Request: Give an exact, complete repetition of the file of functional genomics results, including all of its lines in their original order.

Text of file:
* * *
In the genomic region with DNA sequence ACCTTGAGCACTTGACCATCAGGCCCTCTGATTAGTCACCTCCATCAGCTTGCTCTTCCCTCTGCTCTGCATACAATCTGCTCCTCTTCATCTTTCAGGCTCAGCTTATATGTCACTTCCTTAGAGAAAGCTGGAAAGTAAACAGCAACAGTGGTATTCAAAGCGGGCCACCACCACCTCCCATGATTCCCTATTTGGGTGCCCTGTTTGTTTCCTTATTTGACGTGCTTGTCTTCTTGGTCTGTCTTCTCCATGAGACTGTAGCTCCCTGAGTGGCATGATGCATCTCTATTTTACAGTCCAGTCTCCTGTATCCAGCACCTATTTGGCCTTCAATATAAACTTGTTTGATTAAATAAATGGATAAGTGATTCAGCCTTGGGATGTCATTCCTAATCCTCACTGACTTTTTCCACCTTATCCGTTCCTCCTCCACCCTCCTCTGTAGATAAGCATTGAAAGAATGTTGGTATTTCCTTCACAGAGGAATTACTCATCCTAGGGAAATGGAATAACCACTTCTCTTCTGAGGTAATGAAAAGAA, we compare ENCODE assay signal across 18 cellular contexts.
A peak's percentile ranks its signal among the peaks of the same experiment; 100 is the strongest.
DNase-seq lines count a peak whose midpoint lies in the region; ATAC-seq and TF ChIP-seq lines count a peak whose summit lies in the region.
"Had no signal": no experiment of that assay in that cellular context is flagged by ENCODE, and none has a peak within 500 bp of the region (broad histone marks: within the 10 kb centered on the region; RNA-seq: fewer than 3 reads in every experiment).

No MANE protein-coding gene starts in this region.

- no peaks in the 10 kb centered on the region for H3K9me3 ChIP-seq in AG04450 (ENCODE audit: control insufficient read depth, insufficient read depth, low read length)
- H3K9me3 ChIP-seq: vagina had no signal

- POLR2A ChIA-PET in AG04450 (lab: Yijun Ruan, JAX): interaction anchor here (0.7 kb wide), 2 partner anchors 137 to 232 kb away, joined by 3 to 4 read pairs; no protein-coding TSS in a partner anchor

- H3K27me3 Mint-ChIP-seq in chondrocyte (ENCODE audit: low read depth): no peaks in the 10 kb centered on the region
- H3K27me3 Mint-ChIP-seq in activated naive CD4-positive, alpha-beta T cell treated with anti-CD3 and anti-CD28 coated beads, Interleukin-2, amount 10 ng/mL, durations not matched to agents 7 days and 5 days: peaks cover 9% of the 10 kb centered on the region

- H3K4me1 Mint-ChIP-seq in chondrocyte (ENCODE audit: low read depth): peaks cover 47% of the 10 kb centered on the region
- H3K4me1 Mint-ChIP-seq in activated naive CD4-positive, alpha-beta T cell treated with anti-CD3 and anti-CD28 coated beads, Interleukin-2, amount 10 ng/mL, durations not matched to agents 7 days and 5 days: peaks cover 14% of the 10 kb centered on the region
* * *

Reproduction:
In the genomic region with DNA sequence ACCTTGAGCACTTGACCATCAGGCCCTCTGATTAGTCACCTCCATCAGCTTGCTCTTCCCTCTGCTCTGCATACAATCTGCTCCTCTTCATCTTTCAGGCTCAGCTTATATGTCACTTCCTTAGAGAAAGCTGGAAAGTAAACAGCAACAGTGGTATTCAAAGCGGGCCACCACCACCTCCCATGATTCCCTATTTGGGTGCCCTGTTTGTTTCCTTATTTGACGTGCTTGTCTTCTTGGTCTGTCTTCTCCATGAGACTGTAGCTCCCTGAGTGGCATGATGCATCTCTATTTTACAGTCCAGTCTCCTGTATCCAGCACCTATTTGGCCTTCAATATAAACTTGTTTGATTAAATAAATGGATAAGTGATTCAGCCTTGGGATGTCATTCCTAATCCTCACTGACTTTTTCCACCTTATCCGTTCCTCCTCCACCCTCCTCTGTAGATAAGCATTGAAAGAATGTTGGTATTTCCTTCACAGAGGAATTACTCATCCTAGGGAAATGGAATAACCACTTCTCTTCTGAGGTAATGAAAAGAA, we compare ENCODE assay signal across 18 cellular contexts.
A peak's percentile ranks its signal among the peaks of the same experiment; 100 is the strongest.
DNase-seq lines count a peak whose midpoint lies in the region; ATAC-seq and TF ChIP-seq lines count a peak whose summit lies in the region.
"Had no signal": no experiment of that assay in that cellular context is flagged by ENCODE, and none has a peak within 500 bp of the region (broad histone marks: within the 10 kb centered on the region; RNA-seq: fewer than 3 reads in every experiment).

No MANE protein-coding gene starts in this region.

- no peaks in the 10 kb centered on the region for H3K9me3 ChIP-seq in AG04450 (ENCODE audit: control insufficient read depth, insufficient read depth, low read length)
- H3K9me3 ChIP-seq: vagina had no signal

- POLR2A ChIA-PET in AG04450 (lab: Yijun Ruan, JAX): interaction anchor here (0.7 kb wide), 2 partner anchors 137 to 232 kb away, joined by 3 to 4 read pairs; no protein-coding TSS in a partner anchor

- H3K27me3 Mint-ChIP-seq in chondrocyte (ENCODE audit: low read depth): no peaks in the 10 kb centered on the region
- H3K27me3 Mint-ChIP-seq in activated naive CD4-positive, alpha-beta T cell treated with anti-CD3 and anti-CD28 coated beads, Interleukin-2, amount 10 ng/mL, durations not matched to agents 7 days and 5 days: peaks cover 9% of the 10 kb centered on the region

- H3K4me1 Mint-ChIP-seq in chondrocyte (ENCODE audit: low read depth): peaks cover 47% of the 10 kb centered on the region
- H3K4me1 Mint-ChIP-seq in activated naive CD4-positive, alpha-beta T cell treated with anti-CD3 and anti-CD28 coated beads, Interleukin-2, amount 10 ng/mL, durations not matched to agents 7 days and 5 days: peaks cover 14% of the 10 kb centered on the region